In Republican politics, Texas is the new California 

Whether he wins the nomination or not, Gov. Rick Perry’s August charge into the top echelon of GOP presidential hopefuls marks at least this turning point: In national Republican politics, Texas is the new California.

Back in the day — say, the 1960s through the 1990s — California was the jumping-off point par excellence in making a bid for the Republican presidential nomination.

The reasons were both obvious and subtle: With a population topping 37 million, the state is the nation’s largest. Since the 1970s, California’s huge economy has ranked no lower than eighth and as high as fourth against the nations of the world.

The state was an acknowledged trendsetter not only in culture, through the vast reach of Hollywood, but also in social trends and, especially, in politics. You could make a pretty good case that the 1960s began with the Free Speech Movement at UC Berkeley in 1964-65. Howard Jarvis’ Proposition 13, a successful 1978 California ballot initiative to limit property tax increases, was the beginning of the modern “tax revolt,” which Ronald Reagan would ride to the presidency in 1980.

California has been at the forefront of the issue of illegal immigration, both in terms of numbers of illegal immigrants entering and the political backlash against their presence. The marquee event was the state’s Proposition 187 in 1994, a law (subsequently found unconstitutional in federal courts) denying illegal immigrants access to such public services as education and health care. In 1996, California crystallized the debate over racial preferences by approving Proposition 209, which banned consideration of race, sex or ethnicity by public institutions, most notably the state’s university system.

Then there were the intangibles: From Jed Clampett to Victoria Beckham, California was the place you ought to be. The year-round perfect weather of San Diego, the glitter of Hollywood and L.A., tech central in Silicon Valley, the progressive mecca of San Francisco, and the allure of wine country: Add to that the Central Valley and the Inland Empire, some of the most productive agricultural lansd in the world, and the attraction was overpowering.

And for a long time, California was a state in which a Republican could do well at the polls, though not automatically. Richard Nixon was a congressman, then briefly a senator before Dwight Eisenhower picked him as his running mate in 1952. Ronald Reagan was a two-term governor. Pete Wilson, who entered the 1996 race as a top-tier contender for the GOP presidential nomination but fizzled out after throat surgery left him literally unable to speak, was twice elected to the Senate before resigning to run for governor in 1990.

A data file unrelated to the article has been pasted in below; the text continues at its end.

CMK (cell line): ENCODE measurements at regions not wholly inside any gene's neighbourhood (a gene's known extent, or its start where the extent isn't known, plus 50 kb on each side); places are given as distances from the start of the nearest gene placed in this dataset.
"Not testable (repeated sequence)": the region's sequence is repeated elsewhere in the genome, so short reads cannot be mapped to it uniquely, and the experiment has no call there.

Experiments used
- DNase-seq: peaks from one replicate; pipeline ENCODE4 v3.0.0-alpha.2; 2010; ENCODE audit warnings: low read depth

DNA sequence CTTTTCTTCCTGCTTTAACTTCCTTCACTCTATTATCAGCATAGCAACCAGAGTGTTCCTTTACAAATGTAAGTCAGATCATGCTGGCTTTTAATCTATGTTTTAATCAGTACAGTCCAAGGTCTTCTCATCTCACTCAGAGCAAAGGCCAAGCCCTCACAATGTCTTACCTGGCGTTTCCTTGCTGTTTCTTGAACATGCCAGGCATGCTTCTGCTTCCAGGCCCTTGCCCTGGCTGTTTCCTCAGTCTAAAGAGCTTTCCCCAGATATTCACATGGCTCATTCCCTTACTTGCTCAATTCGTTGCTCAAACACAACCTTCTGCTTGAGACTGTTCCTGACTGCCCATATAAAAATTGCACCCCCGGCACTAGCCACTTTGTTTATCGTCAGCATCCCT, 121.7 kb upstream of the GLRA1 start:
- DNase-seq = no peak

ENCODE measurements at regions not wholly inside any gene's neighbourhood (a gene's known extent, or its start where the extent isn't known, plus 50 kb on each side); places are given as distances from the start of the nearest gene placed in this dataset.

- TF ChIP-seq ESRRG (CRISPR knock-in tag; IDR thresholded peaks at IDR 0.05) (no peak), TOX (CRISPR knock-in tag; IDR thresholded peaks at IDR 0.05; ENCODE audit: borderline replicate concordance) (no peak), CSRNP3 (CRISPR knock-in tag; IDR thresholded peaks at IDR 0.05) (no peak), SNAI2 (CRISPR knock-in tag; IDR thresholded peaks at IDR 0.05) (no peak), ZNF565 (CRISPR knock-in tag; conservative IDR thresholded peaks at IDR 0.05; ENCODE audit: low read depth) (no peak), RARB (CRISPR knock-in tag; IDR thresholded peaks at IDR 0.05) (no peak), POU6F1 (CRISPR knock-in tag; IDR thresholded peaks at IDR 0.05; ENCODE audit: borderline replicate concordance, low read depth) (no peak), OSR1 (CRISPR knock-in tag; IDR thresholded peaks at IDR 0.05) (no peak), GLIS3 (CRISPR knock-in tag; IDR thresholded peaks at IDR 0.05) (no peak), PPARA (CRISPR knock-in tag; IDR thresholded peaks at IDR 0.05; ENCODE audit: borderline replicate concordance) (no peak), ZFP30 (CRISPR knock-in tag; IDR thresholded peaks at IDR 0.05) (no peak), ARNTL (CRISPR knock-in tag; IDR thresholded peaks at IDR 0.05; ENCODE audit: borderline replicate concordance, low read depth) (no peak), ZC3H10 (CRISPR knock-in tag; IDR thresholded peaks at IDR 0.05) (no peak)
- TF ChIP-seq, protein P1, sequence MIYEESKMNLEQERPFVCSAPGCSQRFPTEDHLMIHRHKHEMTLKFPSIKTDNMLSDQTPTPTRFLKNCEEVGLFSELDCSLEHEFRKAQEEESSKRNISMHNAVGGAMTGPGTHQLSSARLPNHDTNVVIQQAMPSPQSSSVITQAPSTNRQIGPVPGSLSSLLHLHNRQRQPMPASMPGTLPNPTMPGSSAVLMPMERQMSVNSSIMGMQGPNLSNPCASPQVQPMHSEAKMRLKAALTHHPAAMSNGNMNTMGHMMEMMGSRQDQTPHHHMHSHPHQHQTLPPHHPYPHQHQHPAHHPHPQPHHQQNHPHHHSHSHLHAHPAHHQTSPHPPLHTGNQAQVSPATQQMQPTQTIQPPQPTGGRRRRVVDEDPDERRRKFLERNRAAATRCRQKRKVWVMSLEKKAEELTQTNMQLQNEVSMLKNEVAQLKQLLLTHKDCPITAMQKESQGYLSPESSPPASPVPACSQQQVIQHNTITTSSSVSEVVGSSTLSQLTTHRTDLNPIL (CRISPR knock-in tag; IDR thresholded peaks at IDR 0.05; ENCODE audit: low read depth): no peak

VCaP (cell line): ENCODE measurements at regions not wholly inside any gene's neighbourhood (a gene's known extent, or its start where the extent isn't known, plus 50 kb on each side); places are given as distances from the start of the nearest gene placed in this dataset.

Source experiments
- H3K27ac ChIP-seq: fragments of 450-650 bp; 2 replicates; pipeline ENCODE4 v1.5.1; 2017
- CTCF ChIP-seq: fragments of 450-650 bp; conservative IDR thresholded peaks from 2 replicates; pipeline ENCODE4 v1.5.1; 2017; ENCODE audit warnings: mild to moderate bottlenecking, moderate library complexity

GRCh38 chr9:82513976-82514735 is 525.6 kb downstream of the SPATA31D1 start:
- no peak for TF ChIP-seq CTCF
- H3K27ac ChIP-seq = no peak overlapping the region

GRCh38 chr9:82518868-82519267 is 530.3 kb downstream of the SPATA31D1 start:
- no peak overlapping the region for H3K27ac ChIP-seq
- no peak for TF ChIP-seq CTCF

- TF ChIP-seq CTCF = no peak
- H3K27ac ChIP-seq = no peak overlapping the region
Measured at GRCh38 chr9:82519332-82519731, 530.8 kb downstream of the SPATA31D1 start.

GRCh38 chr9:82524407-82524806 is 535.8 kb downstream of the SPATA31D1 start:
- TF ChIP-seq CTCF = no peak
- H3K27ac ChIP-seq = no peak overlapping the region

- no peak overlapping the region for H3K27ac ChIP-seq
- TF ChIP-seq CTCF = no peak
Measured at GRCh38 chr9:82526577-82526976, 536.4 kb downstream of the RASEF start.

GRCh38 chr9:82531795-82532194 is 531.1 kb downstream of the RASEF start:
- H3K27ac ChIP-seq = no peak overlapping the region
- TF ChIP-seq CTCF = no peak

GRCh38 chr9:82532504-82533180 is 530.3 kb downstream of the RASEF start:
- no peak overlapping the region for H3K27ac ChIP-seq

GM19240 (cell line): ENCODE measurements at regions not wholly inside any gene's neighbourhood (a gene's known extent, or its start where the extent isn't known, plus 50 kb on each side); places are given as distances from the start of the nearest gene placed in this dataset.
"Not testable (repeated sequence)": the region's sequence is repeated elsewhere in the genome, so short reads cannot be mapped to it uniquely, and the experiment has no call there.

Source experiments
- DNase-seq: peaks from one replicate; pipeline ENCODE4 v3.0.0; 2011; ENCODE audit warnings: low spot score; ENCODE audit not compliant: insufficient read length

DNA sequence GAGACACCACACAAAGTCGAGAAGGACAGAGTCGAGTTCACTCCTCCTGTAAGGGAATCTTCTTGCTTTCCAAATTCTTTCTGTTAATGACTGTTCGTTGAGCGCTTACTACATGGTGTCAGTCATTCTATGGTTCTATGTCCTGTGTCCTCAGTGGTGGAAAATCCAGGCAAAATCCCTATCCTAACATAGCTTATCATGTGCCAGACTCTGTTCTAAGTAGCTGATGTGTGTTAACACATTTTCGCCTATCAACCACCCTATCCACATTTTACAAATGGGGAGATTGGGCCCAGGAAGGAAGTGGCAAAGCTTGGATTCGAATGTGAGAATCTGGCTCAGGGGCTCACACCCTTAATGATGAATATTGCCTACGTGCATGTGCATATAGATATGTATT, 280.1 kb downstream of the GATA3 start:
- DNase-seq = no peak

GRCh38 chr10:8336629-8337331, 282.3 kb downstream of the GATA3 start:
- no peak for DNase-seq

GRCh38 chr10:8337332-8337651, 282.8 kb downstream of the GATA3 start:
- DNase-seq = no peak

Since then, however, California’s reputation as the avant garde of politics has been much in decline. The state’s economy has fared poorly, and its public finances have done even worse. The GOP has all but lost its competitiveness running statewide. Arnold Schwarzenegger might have extended the state’s pride of place as a GOP launchpad — except for his constitutional disqualification from seeking the presidency, not having been born in the United States.

What was a bit unclear as California was in decline, however — until last week, that is —was that any clear successor was emerging. One is. It’s Texas.

Texas is booming. Its population increased by just over 20 percent from 2000 to 2010, about double the national rate. In 2009, not a very good year, the Texas economy was just under $1.16 trillion, which ranked worldwide just behind Russia. Its job growth barely hiccupped during the Great Recession. Within about a year of the onset of the financial crisis, Texas’ total employment found its bottom at a level about the same as that at the end of 2007 — much better in percentage terms than any other state’s job-loss record — and quickly resumed growth. Put it this way: If President Barack Obama had Texas’s employment numbers nationally, he would be a shoo-in for re-election.

Tod Lindberg is a research fellow at the Hoover Institution and a contributing editor to The Weekly Standard, where this article appeared.

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